+1. Contrary to common belief, hydrogen peroxide should never be applied to an open wound anyway. It damages healthy human tissue just as much as it damages bacteria. Soap and water and the cleanest dressings you can manage are all that's necessary. Antiseptics are mostly a waste of time and accomplish very little. Commented Dec 28, 2016 at 0:58
  • 1
    Also if the wound is bad enough to either lead to significant blood loss (shock) and/or to immediate hospitalization, do not give them anything to drink (certainly not something to eat).
    – imsodin
    Commented Dec 30, 2016 at 15:39
  • 2
    @imsodin I get what you are saying but with significant blood loss you need to replace fluids. So once stabilized .....
    – paparazzo
    Commented Dec 30, 2016 at 17:31
  • 1
    @imsodin Backcountry implies to me hours to days before medical intervention. Withholding fluids is probably not wise unless you have certainty about evacuation time lines. Back country treatment is rarely "First Aid" in the technical sense and almost always moves into, or starts with secondary care. I would rather explain to a paramadeic I was preparing for a medi-vac that was a several hours away and deal with their wrath than explain to the coroner why I didn't give the poor guy a drink.
    – user5330
    Commented Jan 2, 2017 at 9:15
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    @mattnz As said, I totally agree in the long term. However I learned that giving someone that is currently bleeding and in risk of shock anything to drink increases the likelihood of getting into shock. Therefore the recommendation was never to give anything to drink, but that was for medevac in hours. Paraphrased to a situation where you have a bleeding wound and won't get medevac soon, this means for me that you don't give anything to drink before the bleeding is controlled and the patient stable. After that of course go ahead and let them drink, as you said, they need it.
    – imsodin
    Commented Jan 2, 2017 at 10:17
  1. Control the bleeding with elevation and tight bandaging.
  2. Clean the wound with alcohol (I've also used hand sanitizer).
  3. Get medical help for deep lacerations .. or ..
  4. Periodically replace the dressings and look for infections (if found, go back to step 2).

Very important to make sure the person doing the care has used hand sanitizer or other means to prevent any bacteria from getting onto the dressings.

  • 1
    Nice and simple. However, the cleaning step should come after the control of bleeding step. Controlling bleeding is of greatest urgency, plus letting blood accumulate and coagulate a little bit can be a valuable part of the cleaning process.
    – cr0
    Commented Dec 28, 2016 at 20:23
  • Yeah step 1 is control the bleeding, Fixed. Thanks
    – Matt H
    Commented Dec 30, 2016 at 15:13
  • I don't agree with replacing the dressings; that will remove the clot and repeat the bleeding process again. Just add more dressing on top, if needed.
    – user11609
    Commented Jan 5, 2017 at 21:45

Open wounds are treated the same in the back country as they are treated in your kitchen:


  • Direct Pressure
  • Elevation
  • Pressure Point
  • (now's a good time to call 911, if bleeding so far is uncontrolled)
  • Tourniquet

Direct pressure - apply bandage or cloth or clothing to the wound. Never remove the cloth/bandage, as that will remove the clot and repeat the bleeding again.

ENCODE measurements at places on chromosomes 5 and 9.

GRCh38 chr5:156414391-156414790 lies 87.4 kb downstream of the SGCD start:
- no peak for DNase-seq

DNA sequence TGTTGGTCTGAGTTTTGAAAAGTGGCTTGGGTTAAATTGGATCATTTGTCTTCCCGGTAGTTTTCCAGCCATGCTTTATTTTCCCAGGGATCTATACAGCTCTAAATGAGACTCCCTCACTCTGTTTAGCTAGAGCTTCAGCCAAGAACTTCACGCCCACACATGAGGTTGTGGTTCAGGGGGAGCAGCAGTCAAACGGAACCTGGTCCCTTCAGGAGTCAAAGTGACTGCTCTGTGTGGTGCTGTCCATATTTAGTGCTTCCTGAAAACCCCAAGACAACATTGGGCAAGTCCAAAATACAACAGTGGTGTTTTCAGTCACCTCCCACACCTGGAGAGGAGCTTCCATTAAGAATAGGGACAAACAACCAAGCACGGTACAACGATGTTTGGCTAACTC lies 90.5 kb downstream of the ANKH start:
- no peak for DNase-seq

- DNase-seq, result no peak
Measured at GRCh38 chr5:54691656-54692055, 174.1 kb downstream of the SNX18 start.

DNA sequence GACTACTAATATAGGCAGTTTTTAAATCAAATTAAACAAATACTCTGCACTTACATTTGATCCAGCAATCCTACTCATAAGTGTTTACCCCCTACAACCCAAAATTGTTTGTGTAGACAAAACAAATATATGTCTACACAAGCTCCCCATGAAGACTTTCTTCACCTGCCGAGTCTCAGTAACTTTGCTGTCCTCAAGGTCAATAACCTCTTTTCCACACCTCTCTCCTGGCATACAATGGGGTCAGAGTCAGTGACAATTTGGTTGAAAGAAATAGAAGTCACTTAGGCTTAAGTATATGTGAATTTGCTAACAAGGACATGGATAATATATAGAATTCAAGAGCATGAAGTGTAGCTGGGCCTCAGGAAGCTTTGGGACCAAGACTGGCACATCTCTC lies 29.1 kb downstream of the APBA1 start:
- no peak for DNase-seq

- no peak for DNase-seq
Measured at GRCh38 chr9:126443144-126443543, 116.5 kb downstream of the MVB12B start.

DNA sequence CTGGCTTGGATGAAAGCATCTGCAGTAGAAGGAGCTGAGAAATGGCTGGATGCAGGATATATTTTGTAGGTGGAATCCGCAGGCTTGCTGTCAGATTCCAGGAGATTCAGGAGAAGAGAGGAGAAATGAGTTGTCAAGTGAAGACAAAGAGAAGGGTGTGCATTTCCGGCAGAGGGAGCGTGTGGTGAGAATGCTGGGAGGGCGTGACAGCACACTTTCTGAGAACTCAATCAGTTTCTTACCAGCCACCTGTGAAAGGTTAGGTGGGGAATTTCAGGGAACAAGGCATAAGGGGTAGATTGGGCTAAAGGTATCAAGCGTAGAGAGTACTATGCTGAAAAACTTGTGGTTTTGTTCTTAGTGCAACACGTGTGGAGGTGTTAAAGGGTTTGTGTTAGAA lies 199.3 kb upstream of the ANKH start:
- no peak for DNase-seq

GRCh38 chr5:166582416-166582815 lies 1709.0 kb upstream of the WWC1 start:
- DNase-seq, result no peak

Elevate the wound above the heart if possible.

Pressure Point - apply pressure to the arteries (not veins) which supply blood to the affected area, at a point between the wound and the heart, and at a place closer to the wound, which crosses a bone. This reduces pressure and supply of blood to the wound; the closer to the wound you do this, the less you affect other areas of the body which aren't injured.

Tourniquet - last resort; do this when you expect to lose a limb. Once applied, never remove - let emergency personnel handle this. If you do apply a tourniquet, mark the approximate time on the victim's head. Use a pen or blood to do this.

It is a debatable topic to remove dressings; remember that the priority is to stop blood. When you are at home recovering from surgery, your discharge instructions may call for dressing changes. But there, you are in a controlled environment with easy access to help, and, blood flow has largely been controlled already - that's why you were sent home.

But when you are in the wild, there is no guarantee of medical care coming soon. Therefore, your priority for wound care is to control and prevent further bleeding. A distant second priority is healing. Wounds should be kept relatively moist, as this promotes reepithelialization (healing). The bloody gauzes you use are moist.

Also, to prevent infection, the body itself has its own enzymes which it uses for autolytic debridement, a process the body performs to dissolve necrotic tissue.

Even if you determine that the wound has more or less healed, and the removed dressing doesn't indicate more bleeding, the wound should still be kept covered and moist; this protects it from injury, and prevents it from drying as that will slow down the healing.

One more thing: in the wild, you need to watch out for predators. Discarding bloody dressings can invite animals, you want to minimize this risk.

Keep the bandages on as long as possible.

As to giving liquids:

American Red Cross is ambiguous, Army manuals say absolutely DO NOT.

The issue is if the person goes unconscious; in this case, they could expel their stomach contents and then choke. The Army manual states you should turn the head if you must leave the victim unattended to prevent choking - and to not administer food or liquid.

Having said that, not every one goes into shock upon bleeding. In this case: yes, give fluids.

Also, don't give aspirin (that reduces blood's ability to clot), don't give acetominophen (that can upset the stomach and cause vomiting), and don't give ibuprophin or any NSAID, as that reduces swelling - the very thing the body does to reduce blood flow to an area that is injured. And it can mask other injuries that need to be looked at - like headaches and stomachaches. Basically: suffer the pain. If it's Really, Really bad, then Tylenol, Advil, or aspirin isn't going to help anyway.

Check and Treat for Shock (Army Study Guide)

First Aid/CPR/AED PARTICIPANT’S MANUAL (American Red Cross)